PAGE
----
“This is not an isolated incident,” Baldwin said. “This is not an isolated conversation. We see that now. And the advancement of technology has proven that, from the video of Rodney King in 1991 to the numerous incidents that we now have visual evidence of today.”
Parker echoed Baldwin’s stance and proposed communities start speaking up to begin working toward a common goal, the goal being police officers taking accountability for their actions.
“We need police to admit, ‘like OK, this is wrong, we’ve been messing up and we’ve got to start doing better,’ and once we have these communities coming together, we can take it to the government and they can start changing some things,” Parker said. “To be honest, at the end of the day, God is the only one that is going to change it and I believe it will change eventually.”
“The reason these guys are kneeling, the reason we’re locking arms is to bring people together to make people aware that this is not right.”
As for me, I am a white man. I’ve never experienced police brutality. I’ve never had to consider whether I am being treated differently because of my race. My parents never had to talk to me about how I’m supposed to act in the presence of police. I’ve never even been pulled over.
My perspective can never match the black community, one that has dealt with discrimination and racial profiling for centuries. What is clear to me though, is it’s time our leaders listen to pleas for change instead of nitpicking one’s methods of nonviolent protest.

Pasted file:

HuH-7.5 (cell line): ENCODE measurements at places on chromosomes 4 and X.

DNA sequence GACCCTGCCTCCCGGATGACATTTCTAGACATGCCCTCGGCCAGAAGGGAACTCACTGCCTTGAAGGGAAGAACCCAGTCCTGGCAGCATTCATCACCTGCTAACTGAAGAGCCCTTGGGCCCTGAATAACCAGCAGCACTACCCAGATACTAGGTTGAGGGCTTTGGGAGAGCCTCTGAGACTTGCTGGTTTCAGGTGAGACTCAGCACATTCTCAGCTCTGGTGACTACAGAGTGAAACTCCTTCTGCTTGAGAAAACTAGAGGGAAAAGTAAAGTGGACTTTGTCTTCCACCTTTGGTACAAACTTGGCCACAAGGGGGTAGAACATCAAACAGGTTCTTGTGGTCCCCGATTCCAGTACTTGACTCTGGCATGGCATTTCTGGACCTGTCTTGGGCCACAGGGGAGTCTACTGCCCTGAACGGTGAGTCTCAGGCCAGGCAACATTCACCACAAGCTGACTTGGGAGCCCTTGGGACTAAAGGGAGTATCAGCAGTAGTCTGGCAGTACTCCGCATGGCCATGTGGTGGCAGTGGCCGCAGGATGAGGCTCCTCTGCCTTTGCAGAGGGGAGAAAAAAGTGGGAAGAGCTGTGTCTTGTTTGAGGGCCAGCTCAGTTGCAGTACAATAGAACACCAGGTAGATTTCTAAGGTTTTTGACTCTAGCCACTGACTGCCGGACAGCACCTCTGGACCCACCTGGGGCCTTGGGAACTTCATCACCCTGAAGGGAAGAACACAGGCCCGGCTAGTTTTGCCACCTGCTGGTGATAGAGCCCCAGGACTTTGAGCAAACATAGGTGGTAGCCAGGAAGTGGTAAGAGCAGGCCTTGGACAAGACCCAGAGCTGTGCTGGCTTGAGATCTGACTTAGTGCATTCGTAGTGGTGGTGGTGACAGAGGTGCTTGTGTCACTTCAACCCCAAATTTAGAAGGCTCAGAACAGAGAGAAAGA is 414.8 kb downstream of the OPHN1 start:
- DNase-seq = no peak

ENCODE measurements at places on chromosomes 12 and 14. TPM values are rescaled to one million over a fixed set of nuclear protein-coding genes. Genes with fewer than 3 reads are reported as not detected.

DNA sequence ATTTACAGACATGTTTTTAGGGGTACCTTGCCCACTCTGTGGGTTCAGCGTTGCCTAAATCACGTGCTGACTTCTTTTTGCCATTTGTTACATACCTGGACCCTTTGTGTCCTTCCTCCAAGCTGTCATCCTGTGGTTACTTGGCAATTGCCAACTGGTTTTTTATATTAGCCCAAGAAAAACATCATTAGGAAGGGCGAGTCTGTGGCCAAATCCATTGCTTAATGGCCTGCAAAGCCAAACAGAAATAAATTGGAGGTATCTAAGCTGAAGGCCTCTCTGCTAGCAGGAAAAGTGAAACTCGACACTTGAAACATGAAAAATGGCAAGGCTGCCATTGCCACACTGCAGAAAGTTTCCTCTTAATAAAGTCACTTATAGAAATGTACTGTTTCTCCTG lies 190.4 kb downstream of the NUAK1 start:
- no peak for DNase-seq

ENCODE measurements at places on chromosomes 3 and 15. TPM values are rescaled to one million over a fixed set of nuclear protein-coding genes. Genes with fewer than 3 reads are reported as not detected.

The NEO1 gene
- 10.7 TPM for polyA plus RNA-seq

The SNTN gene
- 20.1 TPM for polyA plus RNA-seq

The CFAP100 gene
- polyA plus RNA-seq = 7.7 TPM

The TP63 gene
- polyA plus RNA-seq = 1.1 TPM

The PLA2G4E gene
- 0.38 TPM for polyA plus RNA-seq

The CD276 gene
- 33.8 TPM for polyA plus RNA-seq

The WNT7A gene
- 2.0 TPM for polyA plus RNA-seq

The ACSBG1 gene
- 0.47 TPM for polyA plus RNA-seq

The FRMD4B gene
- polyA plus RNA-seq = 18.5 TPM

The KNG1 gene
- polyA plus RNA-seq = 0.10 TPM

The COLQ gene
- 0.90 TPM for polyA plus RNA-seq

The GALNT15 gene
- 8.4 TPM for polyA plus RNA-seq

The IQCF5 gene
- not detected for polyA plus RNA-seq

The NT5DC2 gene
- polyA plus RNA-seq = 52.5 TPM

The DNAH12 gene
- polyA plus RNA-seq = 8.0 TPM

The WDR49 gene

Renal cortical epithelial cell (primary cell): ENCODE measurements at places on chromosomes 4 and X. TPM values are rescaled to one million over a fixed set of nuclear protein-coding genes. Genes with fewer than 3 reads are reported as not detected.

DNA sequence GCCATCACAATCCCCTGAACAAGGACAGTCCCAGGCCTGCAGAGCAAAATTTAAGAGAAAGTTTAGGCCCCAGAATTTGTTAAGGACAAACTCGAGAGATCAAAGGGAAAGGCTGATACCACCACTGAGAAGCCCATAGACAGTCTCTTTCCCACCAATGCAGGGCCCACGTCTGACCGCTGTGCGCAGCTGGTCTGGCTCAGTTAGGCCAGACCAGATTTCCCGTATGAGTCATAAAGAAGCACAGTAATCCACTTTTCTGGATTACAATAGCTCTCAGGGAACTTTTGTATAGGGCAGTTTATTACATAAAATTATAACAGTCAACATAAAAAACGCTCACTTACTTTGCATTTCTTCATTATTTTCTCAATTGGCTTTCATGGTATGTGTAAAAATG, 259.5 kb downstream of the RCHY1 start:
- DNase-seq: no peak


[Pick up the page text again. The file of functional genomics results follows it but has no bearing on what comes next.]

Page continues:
Parker hit the nail on the head in encompassing the common message from athletes like Kaepernick, Lynch, Sherman and Baldwin. That is, police forces need to be held accountable for their actions, just as every other person in this country should be held accountable when they commit a crime.
Based on a study by Philip Stinson, criminal justice professor at Bowling Green State University, Parker and the other Seahawks are right. Stinson found that, of the thousands of fatal officer involved shootings since 2005, 77 resulted in those responsible being charged with manslaughter or murder; even worse, of the 77, only 26 were convicted. Further, 2015’s Mapping Police Violence research project found that United States police killed over 100 unarmed black people.
Body camera requirements for police officers could be a start. The cameras can’t lie, and have shown us the horrors of traffic stops escalating into senseless shootings, while also having the added benefit of protecting the reputation of police officers acting ethically.
No one has the perfect solution to this issue. However, the resounding plea from players has been a call for one thing: change. More importantly, they seek change from a construct that’s designed to serve and protect all Americans, no matter their skin color. Body cameras are fine, but nothing will change without accountability — maybe we should start there.